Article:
Since Twitter sprang from the idea of sending text updates from a cell phone, why not also post pictures? While there are several ways (and services) to do this, the two easiest I’ve found are TwitPic and Skitch, both currently free, and can be used from a browser or cell phone. Since Twitter itself only allows text, the services work by posting a link to the photo hosted on another site.
TwitPic works like this: you log into the TwitPic website using your Twitter ID. The site then generates a special email address that you keep secret (this prevents others from emailing photos to your feed). Instead of sending a text message (SMS) to Twitter, you send a picture message (MMS) to TwitPic.
The photo is uploaded to your personal page on TwitPic (your “photo stream”), and a post is automatically generated (with a TinyURL link) to your Twitter feed. If you want to include a caption with your photo, you use the Subject link on your email, and TwitPic includes that in your Tweet. You can also upload photos from your computer to the website directly, and choose whether to have those pics posted to Twitter.
If any Twitter users comment on your photo (and you have to be logged in with a Twitter account leave a comment), it will also be posted to Twitter as an “@reply” to your username.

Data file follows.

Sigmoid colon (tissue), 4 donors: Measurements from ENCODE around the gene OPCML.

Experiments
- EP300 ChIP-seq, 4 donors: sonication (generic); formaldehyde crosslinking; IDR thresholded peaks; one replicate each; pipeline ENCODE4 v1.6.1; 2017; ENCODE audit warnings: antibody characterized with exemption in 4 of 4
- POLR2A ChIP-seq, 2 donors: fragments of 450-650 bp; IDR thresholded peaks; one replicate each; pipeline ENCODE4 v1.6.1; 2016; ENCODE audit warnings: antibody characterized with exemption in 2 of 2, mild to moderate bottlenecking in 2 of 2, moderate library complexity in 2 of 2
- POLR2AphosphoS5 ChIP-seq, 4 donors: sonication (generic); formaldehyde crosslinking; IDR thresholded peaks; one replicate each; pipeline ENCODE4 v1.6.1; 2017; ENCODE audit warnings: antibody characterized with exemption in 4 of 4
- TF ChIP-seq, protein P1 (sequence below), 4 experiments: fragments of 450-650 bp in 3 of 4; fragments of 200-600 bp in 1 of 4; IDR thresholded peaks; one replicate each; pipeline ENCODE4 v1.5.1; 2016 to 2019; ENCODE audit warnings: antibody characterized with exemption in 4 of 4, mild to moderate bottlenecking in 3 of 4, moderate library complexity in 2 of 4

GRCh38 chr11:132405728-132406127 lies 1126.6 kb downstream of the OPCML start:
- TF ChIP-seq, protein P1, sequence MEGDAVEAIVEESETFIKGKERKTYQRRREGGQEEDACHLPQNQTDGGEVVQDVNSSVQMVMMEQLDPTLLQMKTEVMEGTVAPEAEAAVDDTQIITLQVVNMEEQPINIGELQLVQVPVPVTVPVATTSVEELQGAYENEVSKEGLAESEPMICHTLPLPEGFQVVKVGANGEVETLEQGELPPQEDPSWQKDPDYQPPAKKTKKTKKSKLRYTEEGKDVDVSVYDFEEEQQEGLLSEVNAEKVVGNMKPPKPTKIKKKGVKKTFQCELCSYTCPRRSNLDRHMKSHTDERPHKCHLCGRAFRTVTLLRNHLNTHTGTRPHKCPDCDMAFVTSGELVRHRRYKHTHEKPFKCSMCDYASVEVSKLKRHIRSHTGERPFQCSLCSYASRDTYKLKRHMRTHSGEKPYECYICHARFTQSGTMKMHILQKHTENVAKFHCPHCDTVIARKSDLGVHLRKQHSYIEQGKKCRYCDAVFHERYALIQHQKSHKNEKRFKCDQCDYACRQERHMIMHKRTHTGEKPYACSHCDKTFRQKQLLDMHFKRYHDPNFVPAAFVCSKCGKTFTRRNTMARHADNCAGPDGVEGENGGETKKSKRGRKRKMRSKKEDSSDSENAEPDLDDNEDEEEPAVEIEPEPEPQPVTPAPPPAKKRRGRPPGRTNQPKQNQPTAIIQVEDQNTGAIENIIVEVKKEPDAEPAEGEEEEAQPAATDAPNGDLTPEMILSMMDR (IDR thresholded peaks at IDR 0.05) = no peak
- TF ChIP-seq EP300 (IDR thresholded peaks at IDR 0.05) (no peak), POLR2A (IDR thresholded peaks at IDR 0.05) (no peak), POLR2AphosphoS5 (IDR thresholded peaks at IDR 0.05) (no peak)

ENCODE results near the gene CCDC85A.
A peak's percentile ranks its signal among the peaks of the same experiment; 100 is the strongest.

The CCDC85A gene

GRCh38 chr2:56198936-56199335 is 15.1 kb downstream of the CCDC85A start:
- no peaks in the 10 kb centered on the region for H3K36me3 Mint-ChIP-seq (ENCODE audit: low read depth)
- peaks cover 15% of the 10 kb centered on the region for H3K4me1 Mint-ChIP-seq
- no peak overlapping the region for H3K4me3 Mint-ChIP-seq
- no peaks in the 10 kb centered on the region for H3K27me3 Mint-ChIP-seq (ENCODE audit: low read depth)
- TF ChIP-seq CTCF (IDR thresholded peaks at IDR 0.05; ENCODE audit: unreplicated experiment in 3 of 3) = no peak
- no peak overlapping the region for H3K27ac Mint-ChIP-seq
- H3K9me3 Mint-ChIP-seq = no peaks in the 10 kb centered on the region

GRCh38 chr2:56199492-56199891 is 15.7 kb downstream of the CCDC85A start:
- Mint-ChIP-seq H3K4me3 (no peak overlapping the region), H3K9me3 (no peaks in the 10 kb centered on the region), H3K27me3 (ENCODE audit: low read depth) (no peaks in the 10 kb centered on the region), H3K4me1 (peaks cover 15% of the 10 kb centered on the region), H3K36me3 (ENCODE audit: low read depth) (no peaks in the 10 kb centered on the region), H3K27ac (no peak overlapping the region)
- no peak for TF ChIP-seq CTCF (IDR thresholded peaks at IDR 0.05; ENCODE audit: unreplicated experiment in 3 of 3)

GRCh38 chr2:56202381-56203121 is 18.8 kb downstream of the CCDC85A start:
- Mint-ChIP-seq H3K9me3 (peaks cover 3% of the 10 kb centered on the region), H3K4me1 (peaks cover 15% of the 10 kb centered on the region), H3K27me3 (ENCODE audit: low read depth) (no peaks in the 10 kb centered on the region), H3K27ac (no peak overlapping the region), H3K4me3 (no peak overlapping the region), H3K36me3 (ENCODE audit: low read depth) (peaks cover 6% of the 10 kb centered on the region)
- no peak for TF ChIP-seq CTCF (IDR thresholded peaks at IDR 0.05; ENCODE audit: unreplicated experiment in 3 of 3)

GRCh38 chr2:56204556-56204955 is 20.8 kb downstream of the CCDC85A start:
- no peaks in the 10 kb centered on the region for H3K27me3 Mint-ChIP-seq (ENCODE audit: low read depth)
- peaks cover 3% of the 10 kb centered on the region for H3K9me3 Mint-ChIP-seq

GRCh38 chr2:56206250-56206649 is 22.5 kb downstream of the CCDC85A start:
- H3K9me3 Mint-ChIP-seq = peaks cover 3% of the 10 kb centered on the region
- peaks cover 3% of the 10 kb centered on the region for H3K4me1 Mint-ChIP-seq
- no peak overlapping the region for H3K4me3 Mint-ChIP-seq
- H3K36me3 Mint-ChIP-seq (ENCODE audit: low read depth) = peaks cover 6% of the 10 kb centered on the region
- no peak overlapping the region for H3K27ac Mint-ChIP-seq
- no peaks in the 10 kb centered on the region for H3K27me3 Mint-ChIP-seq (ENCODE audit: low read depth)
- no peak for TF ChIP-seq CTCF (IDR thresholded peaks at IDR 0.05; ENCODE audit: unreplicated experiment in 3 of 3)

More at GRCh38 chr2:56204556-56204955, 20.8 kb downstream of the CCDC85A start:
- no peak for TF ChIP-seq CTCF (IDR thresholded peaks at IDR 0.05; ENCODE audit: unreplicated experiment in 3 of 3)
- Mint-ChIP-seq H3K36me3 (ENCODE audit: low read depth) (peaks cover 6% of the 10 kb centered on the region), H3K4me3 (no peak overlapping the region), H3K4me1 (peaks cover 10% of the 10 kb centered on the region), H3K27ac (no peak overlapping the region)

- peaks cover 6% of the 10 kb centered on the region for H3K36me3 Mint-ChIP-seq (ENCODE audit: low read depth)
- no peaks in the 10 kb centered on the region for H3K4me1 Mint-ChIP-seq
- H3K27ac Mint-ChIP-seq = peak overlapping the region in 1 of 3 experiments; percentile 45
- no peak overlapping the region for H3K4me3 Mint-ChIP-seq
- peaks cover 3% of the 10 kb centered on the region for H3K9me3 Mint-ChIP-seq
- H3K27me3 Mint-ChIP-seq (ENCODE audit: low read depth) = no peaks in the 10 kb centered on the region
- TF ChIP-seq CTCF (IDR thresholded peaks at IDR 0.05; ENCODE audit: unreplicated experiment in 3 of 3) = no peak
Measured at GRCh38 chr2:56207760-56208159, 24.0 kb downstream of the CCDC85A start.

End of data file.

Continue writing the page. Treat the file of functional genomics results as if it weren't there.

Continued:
TwitPic is free to use, but supports itself with ads on your photo page.
Similar to TwitPic, Skitch can have photos sent to your personal page via email or MMS—it works by having Skitch generate a secret email address for you. Send a picture to this account, and it gets posted privately to your Skitch feed. Add +public (“email@example.com” for example) to the username, and it’s posted to your public feed. If you add “+twitter” to the username on this account (“firstname.lastname@example.org”), Skitch automatically posts it to your Twitter account. Adding +public+twitter to the address does both.
Of course, the real beauty of Skitch is not just that you can upload photos to the internet, but that you can crop, resize, and add text, arrows, and shapes to them—hard to do from a phone. If you’re at your Mac, however, you can annotate your photo to your heart’s content. Once you’re done, you can either email the photo to your Twitter feed (as outlined above), or use Skitch’s Webpost function to upload it to your personal page. There, along with the code for pasting your photo to a web page, is a handy button for posting it automatically to your Twitter feed.
For more apps designed to enhance your tweets, check out our Twitter apps for iPhone and Macintosh round-up.